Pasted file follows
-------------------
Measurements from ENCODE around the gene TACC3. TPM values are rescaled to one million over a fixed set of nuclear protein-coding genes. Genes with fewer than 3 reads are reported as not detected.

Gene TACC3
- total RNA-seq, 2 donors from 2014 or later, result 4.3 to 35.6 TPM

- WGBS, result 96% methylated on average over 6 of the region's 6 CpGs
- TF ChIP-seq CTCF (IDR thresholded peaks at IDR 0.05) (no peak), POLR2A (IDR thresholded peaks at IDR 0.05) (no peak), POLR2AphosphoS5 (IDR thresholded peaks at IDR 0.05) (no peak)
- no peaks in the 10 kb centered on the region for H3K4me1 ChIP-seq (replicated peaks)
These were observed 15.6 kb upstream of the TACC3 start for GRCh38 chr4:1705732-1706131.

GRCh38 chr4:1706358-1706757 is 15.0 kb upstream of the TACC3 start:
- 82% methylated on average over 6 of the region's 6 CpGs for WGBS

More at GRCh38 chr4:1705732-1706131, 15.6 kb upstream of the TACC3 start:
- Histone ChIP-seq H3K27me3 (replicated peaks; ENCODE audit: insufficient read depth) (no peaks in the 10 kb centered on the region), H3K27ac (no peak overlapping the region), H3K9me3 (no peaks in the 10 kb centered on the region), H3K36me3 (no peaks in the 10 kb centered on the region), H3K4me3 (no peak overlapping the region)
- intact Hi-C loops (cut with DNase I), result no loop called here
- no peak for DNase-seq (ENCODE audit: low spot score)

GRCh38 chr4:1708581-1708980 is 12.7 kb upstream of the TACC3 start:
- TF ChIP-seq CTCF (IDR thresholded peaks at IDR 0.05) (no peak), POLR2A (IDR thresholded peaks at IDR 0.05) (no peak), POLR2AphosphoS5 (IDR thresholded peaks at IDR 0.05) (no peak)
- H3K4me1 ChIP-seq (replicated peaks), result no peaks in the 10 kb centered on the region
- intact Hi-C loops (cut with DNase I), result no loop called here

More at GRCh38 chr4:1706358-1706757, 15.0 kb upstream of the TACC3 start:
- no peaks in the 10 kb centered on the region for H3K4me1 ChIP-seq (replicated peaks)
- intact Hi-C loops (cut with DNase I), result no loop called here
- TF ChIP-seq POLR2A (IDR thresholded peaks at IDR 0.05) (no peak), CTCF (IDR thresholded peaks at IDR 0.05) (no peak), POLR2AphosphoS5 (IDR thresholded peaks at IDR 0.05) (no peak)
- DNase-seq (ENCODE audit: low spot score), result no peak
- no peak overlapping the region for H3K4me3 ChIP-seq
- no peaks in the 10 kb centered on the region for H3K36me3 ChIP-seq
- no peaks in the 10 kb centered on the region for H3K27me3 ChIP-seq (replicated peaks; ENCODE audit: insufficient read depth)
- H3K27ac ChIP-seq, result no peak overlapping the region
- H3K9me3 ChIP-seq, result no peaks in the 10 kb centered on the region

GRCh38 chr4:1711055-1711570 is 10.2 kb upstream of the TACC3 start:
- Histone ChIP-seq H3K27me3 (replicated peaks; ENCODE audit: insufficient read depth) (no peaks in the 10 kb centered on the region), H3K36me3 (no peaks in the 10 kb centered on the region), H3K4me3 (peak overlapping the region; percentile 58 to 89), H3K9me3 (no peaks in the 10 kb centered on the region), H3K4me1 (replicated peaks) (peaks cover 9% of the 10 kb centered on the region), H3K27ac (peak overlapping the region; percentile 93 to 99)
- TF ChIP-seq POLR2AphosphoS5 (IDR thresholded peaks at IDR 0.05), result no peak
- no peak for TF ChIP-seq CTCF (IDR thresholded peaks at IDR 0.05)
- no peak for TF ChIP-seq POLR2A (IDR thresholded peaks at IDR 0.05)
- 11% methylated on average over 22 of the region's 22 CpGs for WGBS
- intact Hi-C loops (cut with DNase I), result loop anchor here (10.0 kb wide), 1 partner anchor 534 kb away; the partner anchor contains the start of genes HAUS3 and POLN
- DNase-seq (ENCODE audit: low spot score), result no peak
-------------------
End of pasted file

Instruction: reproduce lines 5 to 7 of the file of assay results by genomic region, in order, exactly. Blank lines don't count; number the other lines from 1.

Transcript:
- TF ChIP-seq CTCF (IDR thresholded peaks at IDR 0.05) (no peak), POLR2A (IDR thresholded peaks at IDR 0.05) (no peak), POLR2AphosphoS5 (IDR thresholded peaks at IDR 0.05) (no peak)
- no peaks in the 10 kb centered on the region for H3K4me1 ChIP-seq (replicated peaks)
These were observed 15.6 kb upstream of the TACC3 start for GRCh38 chr4:1705732-1706131.